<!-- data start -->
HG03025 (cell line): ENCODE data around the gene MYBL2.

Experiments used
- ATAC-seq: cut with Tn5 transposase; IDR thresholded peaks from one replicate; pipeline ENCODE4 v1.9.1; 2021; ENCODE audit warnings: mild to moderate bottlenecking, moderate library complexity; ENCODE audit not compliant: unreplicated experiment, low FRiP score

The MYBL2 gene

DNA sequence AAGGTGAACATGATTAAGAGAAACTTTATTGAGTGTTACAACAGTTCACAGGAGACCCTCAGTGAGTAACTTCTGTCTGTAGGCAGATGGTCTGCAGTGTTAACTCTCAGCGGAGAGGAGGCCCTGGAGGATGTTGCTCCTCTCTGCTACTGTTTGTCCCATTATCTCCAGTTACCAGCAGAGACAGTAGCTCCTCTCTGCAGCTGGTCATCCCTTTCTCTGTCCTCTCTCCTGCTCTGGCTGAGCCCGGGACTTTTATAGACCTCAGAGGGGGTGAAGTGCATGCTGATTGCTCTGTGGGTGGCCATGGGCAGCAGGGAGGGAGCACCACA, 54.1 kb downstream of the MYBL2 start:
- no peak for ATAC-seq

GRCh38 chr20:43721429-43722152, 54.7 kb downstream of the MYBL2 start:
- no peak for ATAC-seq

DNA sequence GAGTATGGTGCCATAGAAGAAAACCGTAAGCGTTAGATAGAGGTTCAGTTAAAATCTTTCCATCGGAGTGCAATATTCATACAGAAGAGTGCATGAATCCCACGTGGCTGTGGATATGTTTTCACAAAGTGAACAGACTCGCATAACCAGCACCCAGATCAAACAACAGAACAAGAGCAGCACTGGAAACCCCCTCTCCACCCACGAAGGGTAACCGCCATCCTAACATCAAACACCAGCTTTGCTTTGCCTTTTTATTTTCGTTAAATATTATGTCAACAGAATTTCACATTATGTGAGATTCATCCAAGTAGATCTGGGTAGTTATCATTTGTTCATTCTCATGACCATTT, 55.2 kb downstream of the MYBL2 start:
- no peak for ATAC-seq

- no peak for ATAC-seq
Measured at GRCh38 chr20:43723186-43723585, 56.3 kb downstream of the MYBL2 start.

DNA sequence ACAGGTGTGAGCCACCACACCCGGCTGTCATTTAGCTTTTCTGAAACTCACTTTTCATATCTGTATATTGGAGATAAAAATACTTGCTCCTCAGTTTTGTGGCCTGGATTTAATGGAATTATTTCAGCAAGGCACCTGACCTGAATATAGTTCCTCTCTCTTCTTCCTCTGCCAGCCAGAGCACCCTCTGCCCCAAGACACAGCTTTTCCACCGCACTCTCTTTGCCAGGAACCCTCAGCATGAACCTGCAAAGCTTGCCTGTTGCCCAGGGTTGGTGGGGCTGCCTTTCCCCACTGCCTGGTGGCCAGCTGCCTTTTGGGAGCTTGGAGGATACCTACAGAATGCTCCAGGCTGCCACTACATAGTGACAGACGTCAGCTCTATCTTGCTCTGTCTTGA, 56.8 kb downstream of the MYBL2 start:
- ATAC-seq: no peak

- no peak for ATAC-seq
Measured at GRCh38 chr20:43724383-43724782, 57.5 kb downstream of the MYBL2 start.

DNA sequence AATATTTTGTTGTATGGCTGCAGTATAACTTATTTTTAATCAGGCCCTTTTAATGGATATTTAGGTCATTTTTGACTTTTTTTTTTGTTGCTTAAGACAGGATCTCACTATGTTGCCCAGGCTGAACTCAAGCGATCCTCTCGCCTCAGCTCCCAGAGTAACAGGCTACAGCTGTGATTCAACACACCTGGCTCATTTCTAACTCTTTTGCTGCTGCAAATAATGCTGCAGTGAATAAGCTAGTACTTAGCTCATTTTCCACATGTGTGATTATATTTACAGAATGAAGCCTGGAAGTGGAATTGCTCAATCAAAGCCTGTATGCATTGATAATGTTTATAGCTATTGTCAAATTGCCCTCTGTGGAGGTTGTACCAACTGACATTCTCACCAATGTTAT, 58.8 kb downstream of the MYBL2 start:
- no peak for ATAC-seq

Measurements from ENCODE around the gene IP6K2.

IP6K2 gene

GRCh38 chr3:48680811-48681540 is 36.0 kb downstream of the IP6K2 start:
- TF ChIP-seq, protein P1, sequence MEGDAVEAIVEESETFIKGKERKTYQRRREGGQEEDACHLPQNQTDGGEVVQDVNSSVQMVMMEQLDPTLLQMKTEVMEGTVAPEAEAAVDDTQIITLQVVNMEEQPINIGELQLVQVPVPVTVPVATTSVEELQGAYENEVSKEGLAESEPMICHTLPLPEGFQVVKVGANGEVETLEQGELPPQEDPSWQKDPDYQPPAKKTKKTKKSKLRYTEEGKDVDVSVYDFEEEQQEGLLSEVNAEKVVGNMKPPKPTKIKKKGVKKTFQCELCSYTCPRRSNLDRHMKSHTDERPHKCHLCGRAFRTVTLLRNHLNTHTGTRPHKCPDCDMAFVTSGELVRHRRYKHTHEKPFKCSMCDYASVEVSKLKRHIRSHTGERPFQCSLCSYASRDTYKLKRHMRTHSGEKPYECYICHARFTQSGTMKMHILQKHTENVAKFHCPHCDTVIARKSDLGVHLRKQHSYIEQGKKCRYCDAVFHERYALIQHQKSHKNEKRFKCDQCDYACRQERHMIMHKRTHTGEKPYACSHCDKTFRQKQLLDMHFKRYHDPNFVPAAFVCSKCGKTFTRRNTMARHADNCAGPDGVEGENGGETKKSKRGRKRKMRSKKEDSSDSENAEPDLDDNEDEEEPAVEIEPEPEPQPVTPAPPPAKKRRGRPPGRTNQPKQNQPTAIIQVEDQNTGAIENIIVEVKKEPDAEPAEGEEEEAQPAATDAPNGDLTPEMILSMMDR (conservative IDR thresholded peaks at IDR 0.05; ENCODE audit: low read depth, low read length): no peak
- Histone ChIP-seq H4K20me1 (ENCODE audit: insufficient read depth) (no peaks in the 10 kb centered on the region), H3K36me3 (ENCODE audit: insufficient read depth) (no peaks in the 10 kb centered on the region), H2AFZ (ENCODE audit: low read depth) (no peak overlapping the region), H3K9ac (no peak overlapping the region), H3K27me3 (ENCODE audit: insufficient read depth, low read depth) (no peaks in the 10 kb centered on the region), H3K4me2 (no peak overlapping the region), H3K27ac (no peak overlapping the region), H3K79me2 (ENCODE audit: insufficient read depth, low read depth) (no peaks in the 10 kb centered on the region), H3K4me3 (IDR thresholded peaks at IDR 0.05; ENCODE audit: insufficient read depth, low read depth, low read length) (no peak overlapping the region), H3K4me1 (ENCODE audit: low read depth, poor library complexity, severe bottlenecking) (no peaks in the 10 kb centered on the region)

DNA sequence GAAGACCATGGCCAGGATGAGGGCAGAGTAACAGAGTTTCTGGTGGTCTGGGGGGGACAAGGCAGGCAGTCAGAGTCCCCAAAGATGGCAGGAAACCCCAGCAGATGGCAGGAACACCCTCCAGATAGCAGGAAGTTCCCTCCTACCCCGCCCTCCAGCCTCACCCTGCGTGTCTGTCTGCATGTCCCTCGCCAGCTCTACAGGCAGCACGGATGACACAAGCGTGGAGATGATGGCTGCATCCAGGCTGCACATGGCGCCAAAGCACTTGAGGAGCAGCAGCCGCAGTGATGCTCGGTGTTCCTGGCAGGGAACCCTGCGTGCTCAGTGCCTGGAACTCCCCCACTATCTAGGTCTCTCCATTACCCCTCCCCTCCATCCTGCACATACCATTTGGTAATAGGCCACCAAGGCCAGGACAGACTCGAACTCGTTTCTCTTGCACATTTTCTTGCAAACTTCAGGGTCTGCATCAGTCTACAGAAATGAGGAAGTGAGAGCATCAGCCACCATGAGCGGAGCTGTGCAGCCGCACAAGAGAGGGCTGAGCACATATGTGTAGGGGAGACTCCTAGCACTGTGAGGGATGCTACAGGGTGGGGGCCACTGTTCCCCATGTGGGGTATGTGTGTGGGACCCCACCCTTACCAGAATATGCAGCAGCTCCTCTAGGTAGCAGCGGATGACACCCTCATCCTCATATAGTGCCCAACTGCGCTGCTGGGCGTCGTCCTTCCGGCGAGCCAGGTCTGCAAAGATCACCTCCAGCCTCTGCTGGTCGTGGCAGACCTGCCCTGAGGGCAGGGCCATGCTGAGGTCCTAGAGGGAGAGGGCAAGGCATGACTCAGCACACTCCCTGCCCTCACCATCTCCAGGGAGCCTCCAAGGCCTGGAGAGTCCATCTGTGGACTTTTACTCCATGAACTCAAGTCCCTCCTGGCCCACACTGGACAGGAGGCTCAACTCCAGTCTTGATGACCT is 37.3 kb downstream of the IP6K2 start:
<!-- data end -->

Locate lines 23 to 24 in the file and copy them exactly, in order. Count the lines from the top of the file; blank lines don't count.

- Histone ChIP-seq H4K20me1 (ENCODE audit: insufficient read depth) (no peaks in the 10 kb centered on the region), H3K36me3 (ENCODE audit: insufficient read depth) (no peaks in the 10 kb centered on the region), H2AFZ (ENCODE audit: low read depth) (no peak overlapping the region), H3K9ac (no peak overlapping the region), H3K27me3 (ENCODE audit: insufficient read depth, low read depth) (no peaks in the 10 kb centered on the region), H3K4me2 (no peak overlapping the region), H3K27ac (no peak overlapping the region), H3K79me2 (ENCODE audit: insufficient read depth, low read depth) (no peaks in the 10 kb centered on the region), H3K4me3 (IDR thresholded peaks at IDR 0.05; ENCODE audit: insufficient read depth, low read depth, low read length) (no peak overlapping the region), H3K4me1 (ENCODE audit: low read depth, poor library complexity, severe bottlenecking) (no peaks in the 10 kb centered on the region)

DNA sequence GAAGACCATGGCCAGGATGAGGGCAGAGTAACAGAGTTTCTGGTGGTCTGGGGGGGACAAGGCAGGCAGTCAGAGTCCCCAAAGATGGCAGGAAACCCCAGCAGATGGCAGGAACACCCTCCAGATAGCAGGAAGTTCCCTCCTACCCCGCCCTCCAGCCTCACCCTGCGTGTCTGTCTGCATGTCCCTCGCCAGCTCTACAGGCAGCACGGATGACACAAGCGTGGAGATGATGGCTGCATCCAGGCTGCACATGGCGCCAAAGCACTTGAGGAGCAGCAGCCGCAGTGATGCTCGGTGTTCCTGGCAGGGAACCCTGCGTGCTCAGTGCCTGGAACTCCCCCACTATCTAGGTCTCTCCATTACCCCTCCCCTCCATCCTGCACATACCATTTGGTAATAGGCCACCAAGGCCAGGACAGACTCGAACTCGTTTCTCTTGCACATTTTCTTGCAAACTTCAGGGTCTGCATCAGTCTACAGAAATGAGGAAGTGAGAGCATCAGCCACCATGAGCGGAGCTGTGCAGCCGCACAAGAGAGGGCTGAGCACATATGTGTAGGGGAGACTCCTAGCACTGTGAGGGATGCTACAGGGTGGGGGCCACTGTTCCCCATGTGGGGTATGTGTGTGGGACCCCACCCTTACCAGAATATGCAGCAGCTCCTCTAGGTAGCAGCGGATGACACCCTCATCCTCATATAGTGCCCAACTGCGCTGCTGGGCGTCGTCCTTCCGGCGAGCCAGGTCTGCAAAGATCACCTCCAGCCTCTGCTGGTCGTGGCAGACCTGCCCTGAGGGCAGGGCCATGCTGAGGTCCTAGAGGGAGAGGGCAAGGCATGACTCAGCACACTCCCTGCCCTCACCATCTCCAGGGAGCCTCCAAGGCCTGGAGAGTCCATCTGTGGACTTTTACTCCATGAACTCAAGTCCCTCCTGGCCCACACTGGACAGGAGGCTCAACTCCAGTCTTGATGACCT is 37.3 kb downstream of the IP6K2 start: